So many students stress over their GPA. Grade Point Average is exactly that, an average of the culminations of your grades. It may not reflect a semester when you were just so out of sorts that all of your grades suffered, or the time that your family was going through a crisis and you had a hard time keeping up. Your GPA doesnâ€™t say any of that to anyone. I does say how you handled and dealt with learning as a general rule. But colleges today want to understand who you are, not necessarily what you did.
Often colleges will look to your volunteer work to gain insight to what is important to you and if you actually did anything with your interests. Regular students, who are looking for a place to go to school that will give them an education, are a dime a dozen. Just look around your senior class. Many of your fellow classmates are planning on going to school. This is exactly what college admission boards are looking at. Now you can see why they want good students that will help to promote their college in a good way.
You want to stand above the normal crowd. And if you do, youâ€™ll have to do something different than everyone else. By involving yourself in activities and by having interests different than the norm, others will see your unique qualities and talents.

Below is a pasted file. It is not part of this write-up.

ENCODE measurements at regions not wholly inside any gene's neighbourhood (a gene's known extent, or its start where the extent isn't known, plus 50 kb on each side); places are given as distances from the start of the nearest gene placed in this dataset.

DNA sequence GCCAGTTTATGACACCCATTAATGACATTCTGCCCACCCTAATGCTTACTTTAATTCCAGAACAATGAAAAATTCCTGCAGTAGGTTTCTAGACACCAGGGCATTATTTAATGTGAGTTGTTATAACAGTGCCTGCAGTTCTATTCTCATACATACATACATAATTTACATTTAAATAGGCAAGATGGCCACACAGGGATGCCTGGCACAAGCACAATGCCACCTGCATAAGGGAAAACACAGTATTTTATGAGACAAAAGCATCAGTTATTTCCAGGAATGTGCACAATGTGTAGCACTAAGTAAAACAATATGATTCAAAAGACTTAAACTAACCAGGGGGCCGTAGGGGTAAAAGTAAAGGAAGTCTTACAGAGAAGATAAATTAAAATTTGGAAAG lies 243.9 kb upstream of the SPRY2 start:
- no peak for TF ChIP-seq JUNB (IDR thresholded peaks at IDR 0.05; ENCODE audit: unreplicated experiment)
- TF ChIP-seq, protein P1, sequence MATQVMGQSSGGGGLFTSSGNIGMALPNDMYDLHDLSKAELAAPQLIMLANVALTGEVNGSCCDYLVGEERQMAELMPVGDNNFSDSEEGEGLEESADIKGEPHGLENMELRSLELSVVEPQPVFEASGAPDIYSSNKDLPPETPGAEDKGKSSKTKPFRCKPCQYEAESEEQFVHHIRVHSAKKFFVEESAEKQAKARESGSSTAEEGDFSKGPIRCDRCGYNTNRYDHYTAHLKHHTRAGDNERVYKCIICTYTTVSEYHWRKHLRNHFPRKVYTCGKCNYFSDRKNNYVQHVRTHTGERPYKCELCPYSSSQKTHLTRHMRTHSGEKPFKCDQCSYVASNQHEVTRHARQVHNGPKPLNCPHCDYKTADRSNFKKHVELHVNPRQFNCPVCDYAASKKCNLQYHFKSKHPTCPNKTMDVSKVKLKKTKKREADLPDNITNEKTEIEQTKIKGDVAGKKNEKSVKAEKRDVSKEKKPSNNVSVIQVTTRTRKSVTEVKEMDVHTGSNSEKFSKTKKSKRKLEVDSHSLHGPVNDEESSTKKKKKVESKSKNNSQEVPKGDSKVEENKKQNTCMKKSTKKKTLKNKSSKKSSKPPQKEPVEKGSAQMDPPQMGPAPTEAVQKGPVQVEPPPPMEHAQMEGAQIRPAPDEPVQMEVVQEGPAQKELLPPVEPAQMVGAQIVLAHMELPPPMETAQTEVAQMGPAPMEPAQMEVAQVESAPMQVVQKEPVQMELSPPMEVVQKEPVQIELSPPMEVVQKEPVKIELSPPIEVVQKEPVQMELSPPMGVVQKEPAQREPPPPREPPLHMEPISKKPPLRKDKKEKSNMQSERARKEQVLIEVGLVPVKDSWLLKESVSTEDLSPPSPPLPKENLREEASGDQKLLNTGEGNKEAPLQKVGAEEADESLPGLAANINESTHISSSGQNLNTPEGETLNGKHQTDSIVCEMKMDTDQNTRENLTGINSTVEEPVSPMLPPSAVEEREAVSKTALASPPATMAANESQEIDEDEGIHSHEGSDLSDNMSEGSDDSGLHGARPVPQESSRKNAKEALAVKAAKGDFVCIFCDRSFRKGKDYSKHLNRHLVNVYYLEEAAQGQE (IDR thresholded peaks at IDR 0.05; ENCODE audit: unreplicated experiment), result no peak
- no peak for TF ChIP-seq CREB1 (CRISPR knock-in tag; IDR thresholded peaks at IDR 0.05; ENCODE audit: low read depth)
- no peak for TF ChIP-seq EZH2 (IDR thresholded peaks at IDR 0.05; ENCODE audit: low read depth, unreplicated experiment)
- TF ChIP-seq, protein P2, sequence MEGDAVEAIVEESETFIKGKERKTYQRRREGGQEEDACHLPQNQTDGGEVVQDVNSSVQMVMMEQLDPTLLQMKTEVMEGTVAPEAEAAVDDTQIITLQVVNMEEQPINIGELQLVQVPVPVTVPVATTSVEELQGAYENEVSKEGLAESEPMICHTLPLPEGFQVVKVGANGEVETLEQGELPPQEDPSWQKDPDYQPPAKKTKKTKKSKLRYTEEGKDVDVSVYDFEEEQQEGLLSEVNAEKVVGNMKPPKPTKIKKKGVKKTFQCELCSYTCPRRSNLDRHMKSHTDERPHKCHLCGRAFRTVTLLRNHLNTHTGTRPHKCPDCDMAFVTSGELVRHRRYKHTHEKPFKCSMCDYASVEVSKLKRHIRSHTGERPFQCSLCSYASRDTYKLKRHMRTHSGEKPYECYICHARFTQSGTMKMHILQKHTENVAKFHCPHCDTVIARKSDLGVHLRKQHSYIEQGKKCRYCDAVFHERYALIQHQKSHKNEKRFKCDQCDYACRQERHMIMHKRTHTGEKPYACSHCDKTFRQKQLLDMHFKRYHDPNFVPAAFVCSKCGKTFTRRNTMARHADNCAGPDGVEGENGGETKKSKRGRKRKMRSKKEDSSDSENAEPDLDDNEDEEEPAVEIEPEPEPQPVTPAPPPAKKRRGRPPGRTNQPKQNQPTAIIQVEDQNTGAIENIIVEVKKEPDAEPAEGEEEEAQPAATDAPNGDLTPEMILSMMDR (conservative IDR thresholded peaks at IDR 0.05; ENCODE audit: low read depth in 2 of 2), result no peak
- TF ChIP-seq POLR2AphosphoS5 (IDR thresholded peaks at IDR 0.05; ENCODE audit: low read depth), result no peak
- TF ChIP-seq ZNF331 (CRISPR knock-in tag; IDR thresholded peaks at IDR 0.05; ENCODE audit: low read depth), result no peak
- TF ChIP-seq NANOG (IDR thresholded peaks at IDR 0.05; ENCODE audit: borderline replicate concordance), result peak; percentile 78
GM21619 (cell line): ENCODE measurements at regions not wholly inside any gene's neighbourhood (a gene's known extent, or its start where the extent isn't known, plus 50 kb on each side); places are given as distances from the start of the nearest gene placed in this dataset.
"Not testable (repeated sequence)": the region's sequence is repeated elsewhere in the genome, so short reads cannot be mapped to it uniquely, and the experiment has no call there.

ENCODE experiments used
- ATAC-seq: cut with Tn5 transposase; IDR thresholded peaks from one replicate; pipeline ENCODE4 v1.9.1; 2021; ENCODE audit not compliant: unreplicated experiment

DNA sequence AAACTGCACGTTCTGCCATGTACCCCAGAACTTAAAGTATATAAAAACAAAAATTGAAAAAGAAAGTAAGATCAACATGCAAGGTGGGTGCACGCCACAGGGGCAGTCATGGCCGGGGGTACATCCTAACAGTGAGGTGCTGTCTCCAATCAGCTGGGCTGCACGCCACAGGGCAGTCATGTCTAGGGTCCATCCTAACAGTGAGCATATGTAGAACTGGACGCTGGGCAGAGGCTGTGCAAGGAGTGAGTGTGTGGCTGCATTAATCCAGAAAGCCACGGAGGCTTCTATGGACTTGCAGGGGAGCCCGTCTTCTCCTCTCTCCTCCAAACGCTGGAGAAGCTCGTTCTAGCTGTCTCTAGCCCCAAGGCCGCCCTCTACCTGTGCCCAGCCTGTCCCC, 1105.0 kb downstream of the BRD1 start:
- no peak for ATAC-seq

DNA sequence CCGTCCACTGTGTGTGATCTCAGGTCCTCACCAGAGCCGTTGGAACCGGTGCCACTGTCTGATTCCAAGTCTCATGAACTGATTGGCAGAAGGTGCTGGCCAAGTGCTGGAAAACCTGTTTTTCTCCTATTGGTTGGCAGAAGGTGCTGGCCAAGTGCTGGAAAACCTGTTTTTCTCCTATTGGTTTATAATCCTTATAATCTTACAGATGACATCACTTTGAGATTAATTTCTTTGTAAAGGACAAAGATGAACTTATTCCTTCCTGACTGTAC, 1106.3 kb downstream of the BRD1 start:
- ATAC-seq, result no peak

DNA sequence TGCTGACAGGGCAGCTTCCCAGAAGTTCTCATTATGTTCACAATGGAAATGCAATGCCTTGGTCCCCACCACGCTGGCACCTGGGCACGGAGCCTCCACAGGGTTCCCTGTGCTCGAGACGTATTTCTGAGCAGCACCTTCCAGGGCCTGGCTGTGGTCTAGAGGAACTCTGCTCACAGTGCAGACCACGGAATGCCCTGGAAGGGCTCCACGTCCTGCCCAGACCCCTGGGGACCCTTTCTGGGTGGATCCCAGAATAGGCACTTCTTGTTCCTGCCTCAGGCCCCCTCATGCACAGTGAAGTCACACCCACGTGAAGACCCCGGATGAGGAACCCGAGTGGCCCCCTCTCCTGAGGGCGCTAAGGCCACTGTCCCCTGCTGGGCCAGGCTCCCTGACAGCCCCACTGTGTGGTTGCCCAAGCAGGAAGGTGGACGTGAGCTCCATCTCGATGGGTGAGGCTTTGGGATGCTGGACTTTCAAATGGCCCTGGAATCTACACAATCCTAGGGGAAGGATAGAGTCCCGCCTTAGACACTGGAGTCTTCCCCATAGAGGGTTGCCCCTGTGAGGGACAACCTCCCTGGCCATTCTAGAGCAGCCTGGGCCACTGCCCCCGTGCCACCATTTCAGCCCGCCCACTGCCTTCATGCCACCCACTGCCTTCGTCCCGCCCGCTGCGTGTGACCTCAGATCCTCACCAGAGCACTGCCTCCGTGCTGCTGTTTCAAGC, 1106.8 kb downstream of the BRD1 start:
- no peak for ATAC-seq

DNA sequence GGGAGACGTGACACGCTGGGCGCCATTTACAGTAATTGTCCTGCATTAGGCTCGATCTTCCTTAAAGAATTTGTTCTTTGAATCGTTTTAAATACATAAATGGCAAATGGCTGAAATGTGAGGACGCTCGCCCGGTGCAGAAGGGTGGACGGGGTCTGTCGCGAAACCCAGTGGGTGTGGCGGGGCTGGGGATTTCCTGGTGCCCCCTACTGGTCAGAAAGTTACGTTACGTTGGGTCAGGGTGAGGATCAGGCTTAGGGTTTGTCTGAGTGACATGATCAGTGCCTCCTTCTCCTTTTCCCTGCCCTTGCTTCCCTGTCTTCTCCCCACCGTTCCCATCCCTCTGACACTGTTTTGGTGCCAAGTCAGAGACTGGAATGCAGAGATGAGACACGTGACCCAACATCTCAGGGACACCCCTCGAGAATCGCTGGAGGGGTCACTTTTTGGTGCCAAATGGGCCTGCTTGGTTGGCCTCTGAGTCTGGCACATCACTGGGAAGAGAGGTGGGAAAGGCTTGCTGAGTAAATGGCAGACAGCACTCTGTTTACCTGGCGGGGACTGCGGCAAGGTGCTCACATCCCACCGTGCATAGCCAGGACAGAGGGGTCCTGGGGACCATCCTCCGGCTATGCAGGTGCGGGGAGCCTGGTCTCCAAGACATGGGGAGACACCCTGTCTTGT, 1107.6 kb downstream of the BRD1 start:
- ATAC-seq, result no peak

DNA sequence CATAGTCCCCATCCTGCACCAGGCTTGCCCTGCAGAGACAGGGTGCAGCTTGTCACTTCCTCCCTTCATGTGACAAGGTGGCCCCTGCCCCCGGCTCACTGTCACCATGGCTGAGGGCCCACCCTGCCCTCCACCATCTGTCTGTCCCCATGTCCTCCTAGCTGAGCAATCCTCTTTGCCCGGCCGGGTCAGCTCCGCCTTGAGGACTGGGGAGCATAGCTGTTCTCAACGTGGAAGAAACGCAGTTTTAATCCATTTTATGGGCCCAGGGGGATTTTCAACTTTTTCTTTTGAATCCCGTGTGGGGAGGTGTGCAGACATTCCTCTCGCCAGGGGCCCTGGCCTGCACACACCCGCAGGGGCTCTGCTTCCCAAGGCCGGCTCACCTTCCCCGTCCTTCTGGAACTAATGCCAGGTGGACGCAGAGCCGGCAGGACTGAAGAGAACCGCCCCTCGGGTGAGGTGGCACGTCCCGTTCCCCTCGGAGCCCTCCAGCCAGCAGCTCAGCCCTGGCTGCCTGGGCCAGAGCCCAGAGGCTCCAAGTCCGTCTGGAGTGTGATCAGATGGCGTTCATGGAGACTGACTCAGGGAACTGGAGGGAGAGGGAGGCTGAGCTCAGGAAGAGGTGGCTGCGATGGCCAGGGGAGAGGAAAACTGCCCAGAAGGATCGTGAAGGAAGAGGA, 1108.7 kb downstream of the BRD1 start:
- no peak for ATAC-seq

Take the time now to be involved with community projects. If you are already involved, then you are a step ahead. Keep doing what youâ€™re doing and eventually, maybe someone you meet will be able to write a letter of commendation to your school. It is your experiences working on community projects and with people to help some noble cause that will help them to see who you are and what you are passionate about.
Your grades are important, donâ€™t loose focus on the point, but your volunteer activities are another window into your soul.
Furthermore, by putting too much gravity on your grades, you could be shooting yourself in the foot. Loosing sleep over a class or a project may only raise your grade by half of a percentage point, if youâ€™re lucky. Just so you know, grades are important, but they are not everything.
I knew a girl who was so focused on her grades being perfect, that when she did finally make it to college, she was not prepared for the overwhelming amount of activities and interests around her. In the smaller world of high school she could block out the few distractions, but in college when not even her dorm room was a haven, distractions and outside interests were everywhere. She struggled with her grades through the entire first two years of school. Her determination and over attention to her grades turned out to be a detriment to her future success.Â